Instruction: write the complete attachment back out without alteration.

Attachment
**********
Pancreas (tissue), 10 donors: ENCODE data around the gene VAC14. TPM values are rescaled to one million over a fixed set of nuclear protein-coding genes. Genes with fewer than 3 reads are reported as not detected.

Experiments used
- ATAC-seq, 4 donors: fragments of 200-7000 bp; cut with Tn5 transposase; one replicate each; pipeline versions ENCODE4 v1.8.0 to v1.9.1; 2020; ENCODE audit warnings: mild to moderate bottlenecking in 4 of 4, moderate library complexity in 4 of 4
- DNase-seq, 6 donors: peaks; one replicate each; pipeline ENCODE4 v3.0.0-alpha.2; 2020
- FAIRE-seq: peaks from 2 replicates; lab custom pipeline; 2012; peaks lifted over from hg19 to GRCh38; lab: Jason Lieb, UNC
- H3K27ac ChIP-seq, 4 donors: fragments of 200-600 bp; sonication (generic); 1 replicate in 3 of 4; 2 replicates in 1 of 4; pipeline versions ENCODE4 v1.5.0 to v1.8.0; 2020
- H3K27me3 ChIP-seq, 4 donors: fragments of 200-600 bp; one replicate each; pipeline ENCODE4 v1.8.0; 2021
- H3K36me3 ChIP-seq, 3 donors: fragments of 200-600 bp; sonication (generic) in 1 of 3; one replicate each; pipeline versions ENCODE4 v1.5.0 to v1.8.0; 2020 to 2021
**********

Pancreas (tissue), 10 donors: ENCODE data around the gene VAC14. TPM values are rescaled to one million over a fixed set of nuclear protein-coding genes. Genes with fewer than 3 reads are reported as not detected.

Experiments used
- ATAC-seq, 4 donors: fragments of 200-7000 bp; cut with Tn5 transposase; one replicate each; pipeline versions ENCODE4 v1.8.0 to v1.9.1; 2020; ENCODE audit warnings: mild to moderate bottlenecking in 4 of 4, moderate library complexity in 4 of 4
- DNase-seq, 6 donors: peaks; one replicate each; pipeline ENCODE4 v3.0.0-alpha.2; 2020
- FAIRE-seq: peaks from 2 replicates; lab custom pipeline; 2012; peaks lifted over from hg19 to GRCh38; lab: Jason Lieb, UNC
- H3K27ac ChIP-seq, 4 donors: fragments of 200-600 bp; sonication (generic); 1 replicate in 3 of 4; 2 replicates in 1 of 4; pipeline versions ENCODE4 v1.5.0 to v1.8.0; 2020
- H3K27me3 ChIP-seq, 4 donors: fragments of 200-600 bp; one replicate each; pipeline ENCODE4 v1.8.0; 2021
- H3K36me3 ChIP-seq, 3 donors: fragments of 200-600 bp; sonication (generic) in 1 of 3; one replicate each; pipeline versions ENCODE4 v1.5.0 to v1.8.0; 2020 to 2021